The U.S. Food and Drug Administration’s mission is to protect public health by regulating America’s drug and food industries. At times this involves issuing FDA warnings about possible risk of products such as pharmaceutical drugs and medical devices.
These warnings may come after the FDA inspects the firms that it regulates. When problems are discovered, the FDA alerts the firm. And if such problems meet a threshold of what’s known as “regulatory significance,” the FDA in addition may issue a warning letter to the firm.
The agency also can issue FDA warnings to physicians and patients in the form of what’s known as a boxed warning, also called a “black box warning.”
Such warnings appear on material inserted in the packaging of some prescription drugs and typically have a border or box surrounding them.
These black box warnings are the most severe warning the FDA makes, indicating that medical studies show that a drug poses a substantial danger of severe and even life-threatening side effects.
As for warnings to firms which produce and sell drugs or medical devices, these FDA warnings tend to signify the first official notification by the FDA that it’s uncovered violations in the Food, Drug and Cosmetic Act. By issuing this FDA warning, the FDA provides the firm with the chance to correct such violations voluntarily. If it does not, formal enforcement actions can be taken by the FDA.
The FDA is not required legally to issue such warnings before it takes enforcement action. Indeed, under some particularly troubling circumstances, the FDA may take immediate enforcement action and forego any type of warning.
The agency also issues “Cyber” warning letters to firms. These are sent by the Internet to websites which provide sales of subscription drugs online — sales which could be illegal. Such cyber warning letters alert these firms that they may be engaged in illegal activities and alerts them to the laws about such matters.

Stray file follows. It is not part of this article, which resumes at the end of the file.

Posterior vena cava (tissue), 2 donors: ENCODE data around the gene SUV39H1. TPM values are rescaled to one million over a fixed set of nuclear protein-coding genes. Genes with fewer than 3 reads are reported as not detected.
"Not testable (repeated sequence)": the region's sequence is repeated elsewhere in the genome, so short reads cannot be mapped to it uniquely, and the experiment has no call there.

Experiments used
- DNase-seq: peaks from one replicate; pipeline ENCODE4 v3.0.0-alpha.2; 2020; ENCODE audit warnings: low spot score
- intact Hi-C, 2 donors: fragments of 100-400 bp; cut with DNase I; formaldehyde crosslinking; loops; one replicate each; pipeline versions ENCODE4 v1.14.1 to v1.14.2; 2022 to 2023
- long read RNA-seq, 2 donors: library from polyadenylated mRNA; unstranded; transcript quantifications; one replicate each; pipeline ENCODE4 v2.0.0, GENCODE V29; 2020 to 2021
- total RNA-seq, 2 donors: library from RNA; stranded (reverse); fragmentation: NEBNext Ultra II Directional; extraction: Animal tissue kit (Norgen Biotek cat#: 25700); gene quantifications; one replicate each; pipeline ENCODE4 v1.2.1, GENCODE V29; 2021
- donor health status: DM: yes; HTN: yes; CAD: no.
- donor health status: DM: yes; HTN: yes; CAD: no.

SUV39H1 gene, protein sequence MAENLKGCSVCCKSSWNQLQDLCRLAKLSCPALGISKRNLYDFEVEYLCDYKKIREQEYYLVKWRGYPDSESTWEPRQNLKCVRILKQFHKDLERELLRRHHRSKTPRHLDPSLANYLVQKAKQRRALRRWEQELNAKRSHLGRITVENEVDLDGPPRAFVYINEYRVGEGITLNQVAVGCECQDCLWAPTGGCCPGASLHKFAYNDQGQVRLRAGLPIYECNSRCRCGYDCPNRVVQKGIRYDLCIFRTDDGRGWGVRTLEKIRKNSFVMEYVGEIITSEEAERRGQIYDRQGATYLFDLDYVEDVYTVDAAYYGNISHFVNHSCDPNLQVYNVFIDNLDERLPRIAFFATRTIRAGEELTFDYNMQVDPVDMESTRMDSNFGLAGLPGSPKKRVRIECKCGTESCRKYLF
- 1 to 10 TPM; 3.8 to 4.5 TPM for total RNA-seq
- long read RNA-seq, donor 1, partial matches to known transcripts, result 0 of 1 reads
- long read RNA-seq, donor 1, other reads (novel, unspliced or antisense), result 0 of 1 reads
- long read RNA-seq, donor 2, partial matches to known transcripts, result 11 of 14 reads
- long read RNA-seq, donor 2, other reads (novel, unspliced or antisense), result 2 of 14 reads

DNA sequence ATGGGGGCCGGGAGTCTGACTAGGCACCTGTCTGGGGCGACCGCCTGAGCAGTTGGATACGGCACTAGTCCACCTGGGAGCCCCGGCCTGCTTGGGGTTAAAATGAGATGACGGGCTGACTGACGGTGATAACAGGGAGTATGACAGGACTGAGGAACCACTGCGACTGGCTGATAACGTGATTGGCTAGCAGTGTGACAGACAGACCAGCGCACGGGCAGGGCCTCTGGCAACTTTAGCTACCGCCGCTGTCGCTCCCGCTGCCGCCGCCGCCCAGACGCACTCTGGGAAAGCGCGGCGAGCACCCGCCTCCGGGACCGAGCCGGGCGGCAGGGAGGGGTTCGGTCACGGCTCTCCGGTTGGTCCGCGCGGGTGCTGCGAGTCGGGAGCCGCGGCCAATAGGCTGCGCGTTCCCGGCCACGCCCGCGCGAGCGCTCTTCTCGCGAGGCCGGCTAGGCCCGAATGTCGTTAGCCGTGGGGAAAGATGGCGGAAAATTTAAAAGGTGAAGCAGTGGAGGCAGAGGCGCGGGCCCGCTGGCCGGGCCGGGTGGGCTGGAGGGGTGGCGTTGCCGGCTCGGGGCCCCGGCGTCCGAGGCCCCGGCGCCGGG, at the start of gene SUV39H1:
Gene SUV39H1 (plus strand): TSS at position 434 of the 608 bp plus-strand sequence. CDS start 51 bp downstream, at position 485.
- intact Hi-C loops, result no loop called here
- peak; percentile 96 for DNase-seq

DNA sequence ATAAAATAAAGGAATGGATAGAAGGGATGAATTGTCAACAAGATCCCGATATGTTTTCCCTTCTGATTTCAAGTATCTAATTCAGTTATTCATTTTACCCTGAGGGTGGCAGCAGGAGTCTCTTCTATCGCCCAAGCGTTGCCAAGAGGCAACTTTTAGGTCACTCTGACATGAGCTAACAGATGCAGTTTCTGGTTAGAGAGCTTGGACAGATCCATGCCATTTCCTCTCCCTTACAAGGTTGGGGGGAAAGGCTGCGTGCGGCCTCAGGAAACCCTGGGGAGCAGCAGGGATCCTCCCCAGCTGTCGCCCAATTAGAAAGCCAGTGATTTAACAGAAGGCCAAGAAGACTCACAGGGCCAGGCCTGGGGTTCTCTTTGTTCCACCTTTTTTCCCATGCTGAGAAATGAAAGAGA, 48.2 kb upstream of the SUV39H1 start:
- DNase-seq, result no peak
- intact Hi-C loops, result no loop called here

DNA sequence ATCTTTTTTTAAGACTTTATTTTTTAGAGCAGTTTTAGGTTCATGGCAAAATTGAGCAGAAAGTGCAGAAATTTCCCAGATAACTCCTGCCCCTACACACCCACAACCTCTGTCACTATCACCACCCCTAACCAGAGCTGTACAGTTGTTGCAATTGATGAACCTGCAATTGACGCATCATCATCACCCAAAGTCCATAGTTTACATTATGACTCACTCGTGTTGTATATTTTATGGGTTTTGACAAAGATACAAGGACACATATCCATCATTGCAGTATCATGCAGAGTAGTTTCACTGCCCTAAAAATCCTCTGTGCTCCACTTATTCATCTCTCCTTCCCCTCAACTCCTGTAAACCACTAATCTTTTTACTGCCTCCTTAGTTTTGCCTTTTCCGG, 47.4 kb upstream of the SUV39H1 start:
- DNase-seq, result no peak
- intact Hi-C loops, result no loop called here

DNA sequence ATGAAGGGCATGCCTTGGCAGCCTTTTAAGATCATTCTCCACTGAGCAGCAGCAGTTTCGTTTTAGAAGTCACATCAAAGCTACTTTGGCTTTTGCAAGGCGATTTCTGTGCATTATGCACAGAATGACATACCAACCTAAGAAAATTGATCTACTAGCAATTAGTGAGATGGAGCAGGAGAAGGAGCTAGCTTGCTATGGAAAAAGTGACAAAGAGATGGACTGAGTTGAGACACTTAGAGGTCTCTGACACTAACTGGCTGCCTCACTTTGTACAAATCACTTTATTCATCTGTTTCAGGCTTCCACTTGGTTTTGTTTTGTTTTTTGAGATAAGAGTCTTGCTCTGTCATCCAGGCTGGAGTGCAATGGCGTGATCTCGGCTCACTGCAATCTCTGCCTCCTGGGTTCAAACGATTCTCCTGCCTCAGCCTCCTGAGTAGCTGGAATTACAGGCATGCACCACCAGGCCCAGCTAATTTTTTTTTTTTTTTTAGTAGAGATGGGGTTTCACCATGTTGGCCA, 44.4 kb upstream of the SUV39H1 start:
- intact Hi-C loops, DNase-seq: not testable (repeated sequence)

Too, the FDA and the Federal Trade Commission (FTC) may issue a joint warning letter to such firms or others which appear to be breaking federal law.
As for black box warnings in drugs’ packaging, these suggest a form of self-enforcement by a physician or a patient. Such warnings alert prescribers and their patients regarding serious adverse reactions to a drug. They also appear on the FDA’s website, on the sites of drug marketing firms and in the Physicians’ Desk Reference.
Such warnings require physicians to give their patients information regarding relevant risks, though a physician can exercise his or her professional judgment in deciding whether or not to prescribe such a drug.
That’s because physician adherence to black box warnings is entirely voluntary. In fact, there’s no formal system for determining if a physician counseled a patient on the risk or a drug.
Even so, a patient may object to such a prescription, given the information in the black box warning.
Such FDA black box warnings are made after the agency has weighted potentially harmful side effects with potential benefits of a drug. A black box warning also may simply alert physicians and patients to possible drug interactions, as well as dosing and monitoring requirements.
Such warnings are set forth by federal regulations.